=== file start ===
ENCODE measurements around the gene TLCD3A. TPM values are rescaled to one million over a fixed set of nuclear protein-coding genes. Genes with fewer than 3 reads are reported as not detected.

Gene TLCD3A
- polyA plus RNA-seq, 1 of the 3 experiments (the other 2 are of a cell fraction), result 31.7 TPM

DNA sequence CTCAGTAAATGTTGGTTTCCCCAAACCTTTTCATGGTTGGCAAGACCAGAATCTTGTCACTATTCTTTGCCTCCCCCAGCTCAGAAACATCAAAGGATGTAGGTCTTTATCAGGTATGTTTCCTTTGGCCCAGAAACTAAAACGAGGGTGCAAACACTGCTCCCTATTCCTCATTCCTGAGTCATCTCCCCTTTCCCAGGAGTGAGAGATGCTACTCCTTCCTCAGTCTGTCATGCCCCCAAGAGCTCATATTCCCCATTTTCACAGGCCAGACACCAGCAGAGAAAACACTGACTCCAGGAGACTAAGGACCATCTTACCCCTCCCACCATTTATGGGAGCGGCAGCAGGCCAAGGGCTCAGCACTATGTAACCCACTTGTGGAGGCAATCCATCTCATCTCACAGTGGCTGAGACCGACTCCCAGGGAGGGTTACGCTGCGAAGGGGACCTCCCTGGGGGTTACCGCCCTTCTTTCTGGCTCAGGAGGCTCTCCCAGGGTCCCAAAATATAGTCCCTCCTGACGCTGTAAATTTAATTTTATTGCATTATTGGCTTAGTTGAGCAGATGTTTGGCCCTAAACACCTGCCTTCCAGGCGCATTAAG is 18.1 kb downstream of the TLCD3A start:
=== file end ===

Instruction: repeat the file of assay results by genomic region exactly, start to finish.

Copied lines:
ENCODE measurements around the gene TLCD3A. TPM values are rescaled to one million over a fixed set of nuclear protein-coding genes. Genes with fewer than 3 reads are reported as not detected.

Gene TLCD3A
- polyA plus RNA-seq, 1 of the 3 experiments (the other 2 are of a cell fraction), result 31.7 TPM

DNA sequence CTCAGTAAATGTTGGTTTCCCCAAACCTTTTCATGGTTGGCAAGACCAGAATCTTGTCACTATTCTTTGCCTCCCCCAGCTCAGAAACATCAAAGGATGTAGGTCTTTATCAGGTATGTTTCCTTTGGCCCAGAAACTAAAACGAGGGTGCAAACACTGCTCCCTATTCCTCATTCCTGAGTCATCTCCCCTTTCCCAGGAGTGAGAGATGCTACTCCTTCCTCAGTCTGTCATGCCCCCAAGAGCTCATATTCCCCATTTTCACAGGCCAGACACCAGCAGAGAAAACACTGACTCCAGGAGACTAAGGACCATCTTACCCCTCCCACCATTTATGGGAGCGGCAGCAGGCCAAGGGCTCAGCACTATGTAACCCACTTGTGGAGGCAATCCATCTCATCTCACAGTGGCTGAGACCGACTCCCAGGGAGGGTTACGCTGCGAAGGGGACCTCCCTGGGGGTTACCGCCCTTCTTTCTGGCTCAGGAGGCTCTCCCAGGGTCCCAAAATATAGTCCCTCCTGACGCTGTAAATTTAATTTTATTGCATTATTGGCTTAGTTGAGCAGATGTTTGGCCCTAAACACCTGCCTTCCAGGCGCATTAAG is 18.1 kb downstream of the TLCD3A start: